From School I wanted one of our major operations, I lobbied for and requested the Naval Security Group Activity at Kamiseya, Japan. On arriving the Division Chief told me operations were closing in one month. As it turns out, some portion was staying open for six months and I managed to hold on until April 1971. We lived in Yokahoma, Japan and were able to take advantage of local shopping, sightseeing and dining. After some negotiation I received orders back to Guam. This was exciting, my family would be able to see paradise. Bought another motor cycle, off to the jungles, the water falls, the beaches and good times. As luck would have it, part of operations closed, I was excessed and received orders to NSGA Ft. Meade, MD.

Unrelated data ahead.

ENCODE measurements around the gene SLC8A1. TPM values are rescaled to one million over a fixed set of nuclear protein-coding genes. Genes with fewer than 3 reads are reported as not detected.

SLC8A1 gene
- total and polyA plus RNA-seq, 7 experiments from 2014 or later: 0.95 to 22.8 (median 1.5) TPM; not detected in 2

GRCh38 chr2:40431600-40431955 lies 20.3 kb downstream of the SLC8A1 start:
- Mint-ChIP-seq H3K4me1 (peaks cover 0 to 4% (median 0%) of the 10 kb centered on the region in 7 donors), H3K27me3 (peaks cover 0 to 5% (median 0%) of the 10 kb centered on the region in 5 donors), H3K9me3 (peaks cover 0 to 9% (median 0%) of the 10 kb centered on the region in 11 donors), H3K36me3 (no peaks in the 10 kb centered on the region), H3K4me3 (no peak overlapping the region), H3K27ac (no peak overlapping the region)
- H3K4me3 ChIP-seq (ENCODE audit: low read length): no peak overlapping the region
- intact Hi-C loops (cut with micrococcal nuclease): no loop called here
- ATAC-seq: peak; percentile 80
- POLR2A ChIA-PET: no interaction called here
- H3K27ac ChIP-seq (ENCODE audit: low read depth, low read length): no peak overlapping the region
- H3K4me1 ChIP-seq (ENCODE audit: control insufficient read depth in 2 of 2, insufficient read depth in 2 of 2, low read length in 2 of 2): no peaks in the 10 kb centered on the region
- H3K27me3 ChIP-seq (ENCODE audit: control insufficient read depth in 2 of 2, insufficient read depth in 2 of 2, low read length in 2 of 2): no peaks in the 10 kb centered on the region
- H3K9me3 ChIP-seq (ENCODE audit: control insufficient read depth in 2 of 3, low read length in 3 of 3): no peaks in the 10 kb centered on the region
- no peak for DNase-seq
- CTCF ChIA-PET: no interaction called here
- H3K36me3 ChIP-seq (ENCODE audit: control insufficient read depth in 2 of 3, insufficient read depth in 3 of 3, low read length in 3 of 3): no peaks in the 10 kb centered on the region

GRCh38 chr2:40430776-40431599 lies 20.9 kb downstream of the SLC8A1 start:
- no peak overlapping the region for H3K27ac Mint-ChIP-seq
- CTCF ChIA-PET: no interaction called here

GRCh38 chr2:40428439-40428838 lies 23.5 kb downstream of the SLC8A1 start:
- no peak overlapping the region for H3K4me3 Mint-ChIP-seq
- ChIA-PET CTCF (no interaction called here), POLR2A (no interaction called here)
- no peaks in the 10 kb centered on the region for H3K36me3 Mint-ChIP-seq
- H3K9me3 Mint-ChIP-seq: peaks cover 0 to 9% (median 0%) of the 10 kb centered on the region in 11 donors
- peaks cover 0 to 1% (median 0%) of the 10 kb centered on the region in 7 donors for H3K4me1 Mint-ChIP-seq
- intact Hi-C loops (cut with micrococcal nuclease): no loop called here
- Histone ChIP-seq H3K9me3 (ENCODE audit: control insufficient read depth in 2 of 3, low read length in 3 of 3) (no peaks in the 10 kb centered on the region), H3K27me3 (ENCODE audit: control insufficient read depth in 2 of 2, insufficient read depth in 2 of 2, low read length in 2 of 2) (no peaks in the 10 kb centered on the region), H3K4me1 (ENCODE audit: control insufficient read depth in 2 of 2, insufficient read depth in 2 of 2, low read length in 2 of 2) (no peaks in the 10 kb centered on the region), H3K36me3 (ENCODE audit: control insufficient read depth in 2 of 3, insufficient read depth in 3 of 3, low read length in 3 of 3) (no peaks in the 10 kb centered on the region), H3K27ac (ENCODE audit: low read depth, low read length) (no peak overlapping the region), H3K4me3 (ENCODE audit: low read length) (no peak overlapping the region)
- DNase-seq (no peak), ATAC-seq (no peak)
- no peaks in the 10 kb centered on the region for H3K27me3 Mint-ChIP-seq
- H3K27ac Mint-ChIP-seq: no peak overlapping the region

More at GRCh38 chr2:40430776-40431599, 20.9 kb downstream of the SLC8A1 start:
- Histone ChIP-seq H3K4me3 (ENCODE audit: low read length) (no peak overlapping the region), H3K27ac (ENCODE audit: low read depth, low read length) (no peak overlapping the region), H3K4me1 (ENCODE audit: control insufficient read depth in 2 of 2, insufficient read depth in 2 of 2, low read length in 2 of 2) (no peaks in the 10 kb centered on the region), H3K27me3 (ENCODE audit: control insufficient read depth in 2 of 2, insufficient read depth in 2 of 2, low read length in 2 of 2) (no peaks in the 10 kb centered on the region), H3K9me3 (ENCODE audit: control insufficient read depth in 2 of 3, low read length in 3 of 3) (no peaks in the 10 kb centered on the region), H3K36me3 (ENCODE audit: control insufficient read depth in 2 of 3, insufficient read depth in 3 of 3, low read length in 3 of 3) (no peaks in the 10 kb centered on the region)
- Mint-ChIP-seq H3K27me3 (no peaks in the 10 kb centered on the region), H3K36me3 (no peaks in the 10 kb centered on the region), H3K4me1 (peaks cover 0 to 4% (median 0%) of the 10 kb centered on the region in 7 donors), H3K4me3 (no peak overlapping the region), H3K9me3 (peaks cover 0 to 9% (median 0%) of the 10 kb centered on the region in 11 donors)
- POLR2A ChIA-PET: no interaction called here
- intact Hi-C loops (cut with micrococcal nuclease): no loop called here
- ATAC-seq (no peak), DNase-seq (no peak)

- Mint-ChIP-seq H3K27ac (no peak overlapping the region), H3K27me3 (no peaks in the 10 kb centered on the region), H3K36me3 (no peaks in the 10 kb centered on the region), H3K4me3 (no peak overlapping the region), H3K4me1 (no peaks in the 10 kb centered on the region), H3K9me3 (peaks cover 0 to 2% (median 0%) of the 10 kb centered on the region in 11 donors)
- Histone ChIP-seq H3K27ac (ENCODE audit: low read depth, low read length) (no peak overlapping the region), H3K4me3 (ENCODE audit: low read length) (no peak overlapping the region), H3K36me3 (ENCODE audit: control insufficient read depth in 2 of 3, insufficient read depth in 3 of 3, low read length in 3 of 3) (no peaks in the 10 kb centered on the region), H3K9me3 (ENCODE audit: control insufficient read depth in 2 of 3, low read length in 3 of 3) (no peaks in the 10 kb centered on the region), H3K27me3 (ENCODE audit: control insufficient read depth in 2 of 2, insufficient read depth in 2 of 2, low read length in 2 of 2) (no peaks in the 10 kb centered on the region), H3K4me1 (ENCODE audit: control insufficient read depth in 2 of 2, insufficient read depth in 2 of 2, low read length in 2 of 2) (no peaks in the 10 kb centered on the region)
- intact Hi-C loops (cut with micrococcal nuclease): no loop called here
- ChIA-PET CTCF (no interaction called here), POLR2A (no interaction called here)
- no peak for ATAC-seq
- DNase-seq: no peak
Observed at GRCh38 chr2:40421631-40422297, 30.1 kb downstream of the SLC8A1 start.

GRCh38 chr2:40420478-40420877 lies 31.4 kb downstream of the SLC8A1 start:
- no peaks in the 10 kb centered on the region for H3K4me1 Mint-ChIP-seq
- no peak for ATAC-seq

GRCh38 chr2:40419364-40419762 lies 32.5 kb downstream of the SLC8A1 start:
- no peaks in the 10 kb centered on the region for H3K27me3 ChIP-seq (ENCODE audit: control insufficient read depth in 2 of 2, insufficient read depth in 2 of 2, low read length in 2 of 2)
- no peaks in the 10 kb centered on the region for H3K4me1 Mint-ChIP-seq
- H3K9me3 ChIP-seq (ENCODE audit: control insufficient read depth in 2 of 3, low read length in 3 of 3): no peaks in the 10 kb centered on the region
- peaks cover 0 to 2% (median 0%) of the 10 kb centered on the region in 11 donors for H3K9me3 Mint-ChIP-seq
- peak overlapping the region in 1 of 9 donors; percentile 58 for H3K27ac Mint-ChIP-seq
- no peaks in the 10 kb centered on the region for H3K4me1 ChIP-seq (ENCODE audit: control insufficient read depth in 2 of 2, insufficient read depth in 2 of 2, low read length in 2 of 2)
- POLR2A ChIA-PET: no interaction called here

During this time, Government money was tight, promotions were slim and new transfers were at a standstill. I was given a very demanding job, full of responsibility adding to the knowledge I already had. This is important because it led to me getting the most important job of my career. We spent five years here, bought a house and settled in to working and family life until February 1977 when we received orders to the Naval Security Group Activity, Misawa, Japan. Later the Commanding Officer would explain that he was in charge of the “largest Naval Security Group in the world”. 56 Division was a new operation for the NSG, operations started on 1 March 1977.  We had about 60 personnel, including seven First Class Petty Officers, one of whom would be selected as the Collection Chief. Included in this number were 13 Marines, 24 Air Force operators and one DOD civilian. Each candidate for Collection Chief was interviewed. I was honored to have been selected for this assignment, it propelled me to Chief Petty Officer. To this point in my life, music was a passion. I was introduced to being a Disc Jockey, took the challenge and was able to be part of local entertainment, weddings and picnics, even performed in the three clubs on base. Another exciting time. Getting closer to retirement, once again I lobbied for orders to Ft Meade, Md. Luckily, I succeeded and went to work for my old boss, a civilian and one of the best supervisors I have ever had. Shortly after my arrival I was promoted to Senior Chief Petty Officer and selected for new and exciting position doing equipment procurements, deployments, testing and training. This job required travel to contractor and overseas locations. When I decided to retire from the Navy, my boss asked me to stay on and keep this job.